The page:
Men at any age (I was 25 at the time) are susceptible to random women calling them “interesting.” Her alleged thoughts were so in line with my own, it was eerie. More strangely, she was a high school teacher at a time when I taught students barely graduated from high school. Bianca’s blog was on this site called Xanga and had roughly a month’s worth of entries, which was all fascinating, considering she was eventually exposed as… not a real person. B.B. was what we would call today a “deepfake,” a reasonably convincing but totally fictitious persona created as a (quite effective, as it turned out) viral marketing ploy. She sucked us in (male and female bloggers-to-be alike), we signed up, we started writing, we subscribed to read the posts of one another, we mutually read and commented and quickly built a sense of community, which was easy enough in those early days, as 2000 turned to 2001, when there was still a relatively small number of active Xangans. In addition to comments, you could give a post “eProps”– either 1 or 2, which was strange, since almost every time people would choose to give 2 instead of 1; they were the precursor to today’s ubiquitous “Like” button.

And so, a new era began, the Age of the Blogosphere, when traditional journalism entered its slow death spiral as anyone– regardless of whether they were talented or even reasonably informed– could self-publish articles, essays, short stories, poetry, songs, etc. I thoroughly enjoyed it, and I certainly wrote far more than I ever had before. But, Xanga itself– its creators and developers– wanted to expand into something more than just a blogging community. This is what I wrote about it on the above-mentioned very first WordPress post, from June 23, 2006:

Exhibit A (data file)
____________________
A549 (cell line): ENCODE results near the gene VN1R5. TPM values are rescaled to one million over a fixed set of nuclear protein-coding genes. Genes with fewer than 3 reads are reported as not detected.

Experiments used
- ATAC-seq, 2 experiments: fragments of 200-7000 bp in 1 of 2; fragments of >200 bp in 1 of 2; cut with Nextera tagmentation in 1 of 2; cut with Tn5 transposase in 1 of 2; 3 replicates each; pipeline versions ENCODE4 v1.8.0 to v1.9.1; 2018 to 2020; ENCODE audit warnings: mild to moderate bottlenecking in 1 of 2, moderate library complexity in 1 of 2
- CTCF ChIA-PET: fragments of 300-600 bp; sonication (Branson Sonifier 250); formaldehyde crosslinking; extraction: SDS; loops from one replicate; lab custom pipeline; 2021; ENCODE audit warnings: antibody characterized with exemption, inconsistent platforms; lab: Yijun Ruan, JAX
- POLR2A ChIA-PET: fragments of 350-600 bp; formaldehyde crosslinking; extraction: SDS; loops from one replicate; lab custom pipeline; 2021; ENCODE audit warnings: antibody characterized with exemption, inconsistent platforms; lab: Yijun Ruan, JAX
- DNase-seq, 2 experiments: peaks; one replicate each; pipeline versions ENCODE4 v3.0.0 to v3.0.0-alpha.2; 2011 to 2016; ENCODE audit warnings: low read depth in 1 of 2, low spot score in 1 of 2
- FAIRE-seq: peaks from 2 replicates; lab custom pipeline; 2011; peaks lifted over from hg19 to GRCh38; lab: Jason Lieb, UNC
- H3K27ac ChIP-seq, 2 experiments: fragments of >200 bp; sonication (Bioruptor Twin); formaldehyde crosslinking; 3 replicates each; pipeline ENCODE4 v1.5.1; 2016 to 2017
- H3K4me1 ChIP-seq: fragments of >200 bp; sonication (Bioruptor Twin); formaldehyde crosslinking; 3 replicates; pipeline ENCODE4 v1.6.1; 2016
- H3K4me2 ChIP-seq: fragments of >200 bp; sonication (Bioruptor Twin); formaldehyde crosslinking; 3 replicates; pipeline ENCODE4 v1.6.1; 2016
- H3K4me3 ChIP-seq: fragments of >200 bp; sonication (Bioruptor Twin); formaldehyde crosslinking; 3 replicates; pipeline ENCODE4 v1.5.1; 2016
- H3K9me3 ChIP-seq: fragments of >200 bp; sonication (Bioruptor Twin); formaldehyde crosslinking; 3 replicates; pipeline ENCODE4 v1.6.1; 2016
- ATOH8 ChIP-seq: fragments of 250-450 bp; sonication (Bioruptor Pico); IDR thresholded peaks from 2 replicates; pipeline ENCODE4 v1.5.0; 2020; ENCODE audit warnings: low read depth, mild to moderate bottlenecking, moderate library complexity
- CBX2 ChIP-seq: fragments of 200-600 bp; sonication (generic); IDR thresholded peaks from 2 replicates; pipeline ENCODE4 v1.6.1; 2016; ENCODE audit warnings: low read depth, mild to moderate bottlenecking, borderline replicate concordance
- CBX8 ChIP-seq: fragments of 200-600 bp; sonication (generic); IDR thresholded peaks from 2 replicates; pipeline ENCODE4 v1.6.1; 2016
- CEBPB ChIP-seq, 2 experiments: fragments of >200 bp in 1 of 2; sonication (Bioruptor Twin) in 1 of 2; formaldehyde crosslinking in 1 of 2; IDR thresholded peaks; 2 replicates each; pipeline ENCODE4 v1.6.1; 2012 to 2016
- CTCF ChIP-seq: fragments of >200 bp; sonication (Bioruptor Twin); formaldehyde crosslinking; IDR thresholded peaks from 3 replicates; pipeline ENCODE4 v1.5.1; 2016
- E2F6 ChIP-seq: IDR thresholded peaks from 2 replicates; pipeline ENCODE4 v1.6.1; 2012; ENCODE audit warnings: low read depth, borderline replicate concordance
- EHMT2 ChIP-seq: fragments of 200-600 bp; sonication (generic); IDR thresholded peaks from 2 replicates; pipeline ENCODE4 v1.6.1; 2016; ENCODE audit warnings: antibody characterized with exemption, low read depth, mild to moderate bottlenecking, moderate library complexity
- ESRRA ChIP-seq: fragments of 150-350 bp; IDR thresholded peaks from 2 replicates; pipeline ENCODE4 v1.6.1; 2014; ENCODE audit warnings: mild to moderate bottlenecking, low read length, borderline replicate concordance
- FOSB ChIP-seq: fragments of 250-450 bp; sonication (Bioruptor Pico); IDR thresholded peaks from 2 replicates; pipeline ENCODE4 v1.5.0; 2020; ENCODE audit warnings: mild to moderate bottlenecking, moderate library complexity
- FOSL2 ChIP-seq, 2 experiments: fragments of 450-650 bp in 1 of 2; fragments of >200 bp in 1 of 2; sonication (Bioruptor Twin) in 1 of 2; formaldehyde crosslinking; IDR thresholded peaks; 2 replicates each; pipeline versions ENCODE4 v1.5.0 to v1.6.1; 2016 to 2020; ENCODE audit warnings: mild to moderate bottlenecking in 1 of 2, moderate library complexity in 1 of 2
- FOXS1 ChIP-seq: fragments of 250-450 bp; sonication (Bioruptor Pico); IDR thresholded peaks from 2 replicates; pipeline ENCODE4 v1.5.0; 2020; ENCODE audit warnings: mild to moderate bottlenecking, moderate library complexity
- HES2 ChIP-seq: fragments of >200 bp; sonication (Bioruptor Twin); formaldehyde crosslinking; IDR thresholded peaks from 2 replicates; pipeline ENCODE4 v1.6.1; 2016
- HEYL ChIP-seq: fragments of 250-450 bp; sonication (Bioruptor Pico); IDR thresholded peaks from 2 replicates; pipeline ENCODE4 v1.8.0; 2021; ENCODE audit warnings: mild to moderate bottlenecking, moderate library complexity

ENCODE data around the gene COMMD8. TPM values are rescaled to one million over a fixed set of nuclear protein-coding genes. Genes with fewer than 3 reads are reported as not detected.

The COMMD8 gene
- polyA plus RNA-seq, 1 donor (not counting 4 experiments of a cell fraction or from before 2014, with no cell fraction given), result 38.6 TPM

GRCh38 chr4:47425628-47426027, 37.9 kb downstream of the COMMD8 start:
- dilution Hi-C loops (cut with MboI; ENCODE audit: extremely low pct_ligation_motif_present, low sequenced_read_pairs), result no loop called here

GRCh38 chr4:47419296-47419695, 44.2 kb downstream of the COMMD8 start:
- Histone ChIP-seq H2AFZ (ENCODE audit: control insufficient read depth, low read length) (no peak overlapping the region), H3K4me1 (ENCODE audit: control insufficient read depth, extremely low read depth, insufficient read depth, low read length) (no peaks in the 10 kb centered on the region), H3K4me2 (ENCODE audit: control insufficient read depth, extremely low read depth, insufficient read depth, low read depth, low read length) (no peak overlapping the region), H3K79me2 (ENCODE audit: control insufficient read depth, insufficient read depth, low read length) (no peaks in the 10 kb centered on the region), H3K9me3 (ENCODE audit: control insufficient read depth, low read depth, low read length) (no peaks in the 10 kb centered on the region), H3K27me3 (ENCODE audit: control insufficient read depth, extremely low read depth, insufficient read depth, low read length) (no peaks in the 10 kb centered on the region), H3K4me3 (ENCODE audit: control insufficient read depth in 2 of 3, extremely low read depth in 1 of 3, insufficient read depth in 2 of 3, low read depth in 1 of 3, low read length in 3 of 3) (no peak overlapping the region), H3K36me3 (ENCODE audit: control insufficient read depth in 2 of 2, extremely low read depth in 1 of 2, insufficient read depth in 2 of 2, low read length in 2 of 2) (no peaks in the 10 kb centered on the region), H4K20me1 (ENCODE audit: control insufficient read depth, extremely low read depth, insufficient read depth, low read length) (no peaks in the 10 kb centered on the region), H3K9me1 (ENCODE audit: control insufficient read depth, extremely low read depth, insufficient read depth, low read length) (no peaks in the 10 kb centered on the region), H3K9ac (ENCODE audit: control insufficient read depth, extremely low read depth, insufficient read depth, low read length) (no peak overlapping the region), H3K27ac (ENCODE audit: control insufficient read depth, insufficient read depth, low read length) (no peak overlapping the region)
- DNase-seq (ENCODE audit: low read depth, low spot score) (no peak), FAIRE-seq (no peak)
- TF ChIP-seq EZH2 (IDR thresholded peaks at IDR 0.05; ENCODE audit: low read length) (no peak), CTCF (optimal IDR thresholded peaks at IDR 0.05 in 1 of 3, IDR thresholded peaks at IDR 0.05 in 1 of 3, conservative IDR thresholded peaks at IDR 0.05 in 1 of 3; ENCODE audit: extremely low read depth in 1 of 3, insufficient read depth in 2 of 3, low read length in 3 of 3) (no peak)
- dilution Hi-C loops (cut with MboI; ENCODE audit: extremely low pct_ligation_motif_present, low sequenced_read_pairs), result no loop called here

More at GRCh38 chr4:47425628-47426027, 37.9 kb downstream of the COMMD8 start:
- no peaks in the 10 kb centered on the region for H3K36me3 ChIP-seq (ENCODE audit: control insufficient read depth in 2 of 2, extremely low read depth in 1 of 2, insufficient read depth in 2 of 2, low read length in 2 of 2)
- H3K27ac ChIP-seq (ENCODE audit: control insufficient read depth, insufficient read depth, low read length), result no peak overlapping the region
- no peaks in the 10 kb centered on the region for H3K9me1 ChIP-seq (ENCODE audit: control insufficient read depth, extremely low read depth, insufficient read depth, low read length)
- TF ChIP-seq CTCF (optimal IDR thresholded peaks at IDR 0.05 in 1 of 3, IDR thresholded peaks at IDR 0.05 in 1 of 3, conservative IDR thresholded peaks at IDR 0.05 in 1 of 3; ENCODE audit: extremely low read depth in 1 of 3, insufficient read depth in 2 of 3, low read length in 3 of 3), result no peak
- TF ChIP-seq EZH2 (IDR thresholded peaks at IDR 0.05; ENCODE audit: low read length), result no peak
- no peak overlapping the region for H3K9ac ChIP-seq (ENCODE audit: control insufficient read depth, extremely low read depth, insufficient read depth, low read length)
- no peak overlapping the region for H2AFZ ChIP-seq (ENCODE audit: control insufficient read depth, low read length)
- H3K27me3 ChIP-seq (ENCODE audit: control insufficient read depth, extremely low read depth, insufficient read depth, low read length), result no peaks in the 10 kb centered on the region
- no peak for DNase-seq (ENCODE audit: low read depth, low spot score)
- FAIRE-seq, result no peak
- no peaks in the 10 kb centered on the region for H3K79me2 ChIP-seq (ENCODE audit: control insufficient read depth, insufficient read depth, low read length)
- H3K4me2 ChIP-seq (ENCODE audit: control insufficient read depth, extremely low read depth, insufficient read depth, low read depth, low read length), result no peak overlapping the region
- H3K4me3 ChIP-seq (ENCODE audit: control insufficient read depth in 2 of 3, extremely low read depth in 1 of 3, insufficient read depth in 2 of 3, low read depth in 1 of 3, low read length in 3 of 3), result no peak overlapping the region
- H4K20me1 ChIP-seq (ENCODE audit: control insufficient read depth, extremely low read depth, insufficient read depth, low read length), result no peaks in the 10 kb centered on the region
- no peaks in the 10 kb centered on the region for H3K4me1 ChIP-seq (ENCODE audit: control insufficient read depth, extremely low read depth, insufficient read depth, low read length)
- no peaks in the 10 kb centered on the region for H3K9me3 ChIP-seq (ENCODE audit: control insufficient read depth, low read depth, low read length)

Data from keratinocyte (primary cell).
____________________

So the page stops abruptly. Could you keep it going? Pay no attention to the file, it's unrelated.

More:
Xanga held a lot of promise in the beginning, as it hosted a community of talented, engaging, adult writers. But as the decade continued and seemingly every teenager in this country (and many others) gained apparent 24/7 Internet access, this demographic essentially took over the site, and Xanga became a precursor to MySpace, which it now tries to emulate through extended profiles, chatboards, photoblogs, et. al. I can’t begrudge the Xanga Team their desire to grab a share of MySpace’s phenomenal success. They are a corporation, after all; they’re in business to make money.

Towards this end, what has plagued Xanga the most, from the beginning, is that it’s always been a shoestring operation. They started with maybe half a dozen staff and haven’t much more than doubled that. That wasn’t such a problem with a couple thousand users; it’s very much an issue with 50 million. The balloon is bound to burst. There’s been a range of technical issues from the beginning. For example, lately, the posts on my page have taken to cutting off right in the middle when displayed– and thus leaving no link for comments.

Over the past few years I’ve looked at other bloghosts: LiveJournal (too much like Xanga), TypePad (pretty, but not free: that’s a problem), Blogger (fairly attractive look, but little community feel), and the entries from the corporate heavyweights: MSN Spaces (offers nothing I’ve seen to recommend it) and Yahoo! 360— which I was so excited about– because I really like Yahoo’s products. I even tried to keep my blog there, but I just didn’t care for it. It doesn’t offer much customizability, and after over a year they’re still in beta; what’s up with that?

I’m a grown-up, thirty-one years old, and about to start my professional career, finally. I want to be taken seriously as a blogger, and as a writer in general. That’s why I have this username– jasonwrites; it’s as simple as my first name and the verb. But the verb, for me, is in the imperative mood. If I put this name out there, I have to live up to it; it’s intentional self-motivation. I’m hoping it will work a bit better for me here on WP.